Zimbabwean President Emmerson Mnangagwa Picture: African News Agency (ANA)
Zimbabwean President Emmerson Mnangagwa Picture: African News Agency (ANA)

Emmerson Mnangagwa accuses 'rogue' citizens of destabilising Zimbabwe

By ANA Reporter Time of article published Aug 4, 2020

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Johannesburg – Zimbabwean President Emmerson Mnangagwa on Tuesday slammed what he called attempts by "rogue" citizens working with foreigners to destabilise the country.

In a live television broadcast which was also streamed online, Mnangagwa acknowledged the southern African country was in crisis, but mostly blamed his political opponents as well as sanctions imposed on Zimbabwe's ruling elite, the ravages of weather and, more recently, the Covid-19 pandemic.

"Undoubtedly, my administration has faced many hurdles and attacks since its inauguration," said Mnangagwa, who become president when his predecessor, Robert Mugabe, was toppled in November 2017, and won a contested election the following year.

"We will overcome, we will defeat the attack, and stop the bleeding of our economy. We will overcome attempts at (the) destabilisation of our society by a few rogue Zimbabweans acting in league with foreign detractors."

Mnangagwa spoke against the backdrop of rising criticism, both inside and outside Zimbabwe, of his government's crackdown on critics and political opponents amid rising public anger over economic hardships.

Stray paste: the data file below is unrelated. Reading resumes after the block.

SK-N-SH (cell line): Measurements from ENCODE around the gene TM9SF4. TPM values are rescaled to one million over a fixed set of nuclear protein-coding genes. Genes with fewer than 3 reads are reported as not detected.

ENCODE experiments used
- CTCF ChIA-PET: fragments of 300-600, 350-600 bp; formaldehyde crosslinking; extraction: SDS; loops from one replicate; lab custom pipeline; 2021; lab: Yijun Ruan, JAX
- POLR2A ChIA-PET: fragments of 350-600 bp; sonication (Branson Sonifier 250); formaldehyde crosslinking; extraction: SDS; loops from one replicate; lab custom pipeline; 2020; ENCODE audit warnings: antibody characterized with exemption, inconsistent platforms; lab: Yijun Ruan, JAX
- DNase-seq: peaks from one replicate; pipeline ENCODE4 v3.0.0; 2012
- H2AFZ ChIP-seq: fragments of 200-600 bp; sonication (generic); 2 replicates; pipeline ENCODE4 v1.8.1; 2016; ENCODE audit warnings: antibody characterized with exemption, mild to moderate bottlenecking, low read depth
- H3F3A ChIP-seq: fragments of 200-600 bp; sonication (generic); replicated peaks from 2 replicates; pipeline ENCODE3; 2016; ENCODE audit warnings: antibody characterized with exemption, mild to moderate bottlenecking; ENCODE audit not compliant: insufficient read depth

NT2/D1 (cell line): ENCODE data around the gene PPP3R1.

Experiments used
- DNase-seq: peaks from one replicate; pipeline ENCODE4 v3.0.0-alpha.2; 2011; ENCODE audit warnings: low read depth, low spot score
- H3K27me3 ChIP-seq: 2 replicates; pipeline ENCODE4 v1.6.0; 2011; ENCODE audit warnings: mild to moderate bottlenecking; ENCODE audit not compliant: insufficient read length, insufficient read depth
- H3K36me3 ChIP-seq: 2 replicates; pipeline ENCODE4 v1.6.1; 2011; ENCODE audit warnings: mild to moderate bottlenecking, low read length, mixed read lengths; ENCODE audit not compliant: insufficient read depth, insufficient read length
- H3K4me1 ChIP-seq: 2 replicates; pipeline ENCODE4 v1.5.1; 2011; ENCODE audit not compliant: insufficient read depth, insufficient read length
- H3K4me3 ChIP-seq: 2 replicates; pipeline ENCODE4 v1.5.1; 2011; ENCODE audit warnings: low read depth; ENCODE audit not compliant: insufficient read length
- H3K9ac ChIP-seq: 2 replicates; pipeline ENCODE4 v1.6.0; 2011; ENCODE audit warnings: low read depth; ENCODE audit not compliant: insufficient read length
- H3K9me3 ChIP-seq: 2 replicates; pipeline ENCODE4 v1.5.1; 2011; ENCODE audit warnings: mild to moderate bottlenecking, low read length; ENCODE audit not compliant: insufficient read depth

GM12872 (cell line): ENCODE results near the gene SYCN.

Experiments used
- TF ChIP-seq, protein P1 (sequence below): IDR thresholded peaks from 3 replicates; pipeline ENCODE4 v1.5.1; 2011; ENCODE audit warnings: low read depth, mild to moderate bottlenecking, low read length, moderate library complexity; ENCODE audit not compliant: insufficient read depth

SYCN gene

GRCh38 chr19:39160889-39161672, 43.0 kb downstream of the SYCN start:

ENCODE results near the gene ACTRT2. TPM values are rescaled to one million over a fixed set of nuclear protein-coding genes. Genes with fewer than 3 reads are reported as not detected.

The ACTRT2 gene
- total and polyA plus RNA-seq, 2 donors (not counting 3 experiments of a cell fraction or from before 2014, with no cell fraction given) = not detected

In neighbouring South Africa, rapper AKA, whose real name is Kiernan Forbes, posted a series of Twitter posts at the weekend urging his compatriots to pay more attention to the crisis in Zimbabwe.

He suggested there had been greater local interest in the plight of African Americans at the hands of police, which had given rise to the Black Lives Matter movement in the US.

The #ZimbabweanLivesMatter hashtag has taken root on the social media platform as users add their voices to the debate on the troubled country.

In Pretoria on Sunday, a group of Zimbabweans living in South Africa marched from the Union Buildings, which house President Cyril Ramaphosa's offices, to their country's embassy in solidarity with their compatriots back home.

The march was held in the wake of the arrests of several people by Zimbabwean authorities, including journalist Hopewell Chin'ono, charged with sabotage after reporting about an anti-government protest planned for last Friday, and award-winning author Tsitsi Dangarembga who was picked up while participating in the march.

The spokeswoman for Zimbabwe's opposition Movement for Democratic Change, Fadzayi Mahere, was arrested for allegedly inciting public violence.

South Africa's government has long faced criticism - particularly under former president Thabo Mbeki - for its so-called “soft diplomacy” on the Zimbabwean crisis, which has seen many people flee to the neighbouring country for a better life.

Zimbabwe's governing Zanu-PF party, first under Mugabe, who ruled for 37 years before being unseated in 2017, and now under Mnangagwa, has long rejected accusations of mismanaging the economy.

The party instead points a finger at saboteurs, initially in retaliation over the government's seizure of white-owned commercial farms in the early 2000s for redistribution among blacks dispossessed of the land during British colonial rule.

On Tuesday Mnangagwa said his government made no apologies "for fixing our systems across the social, economic and political spectrum".

"The bad apples that have attempted to divide our people and to weaken our systems will be flushed out. Good shall triumph over evil," he said.

African News Agency (ANA)

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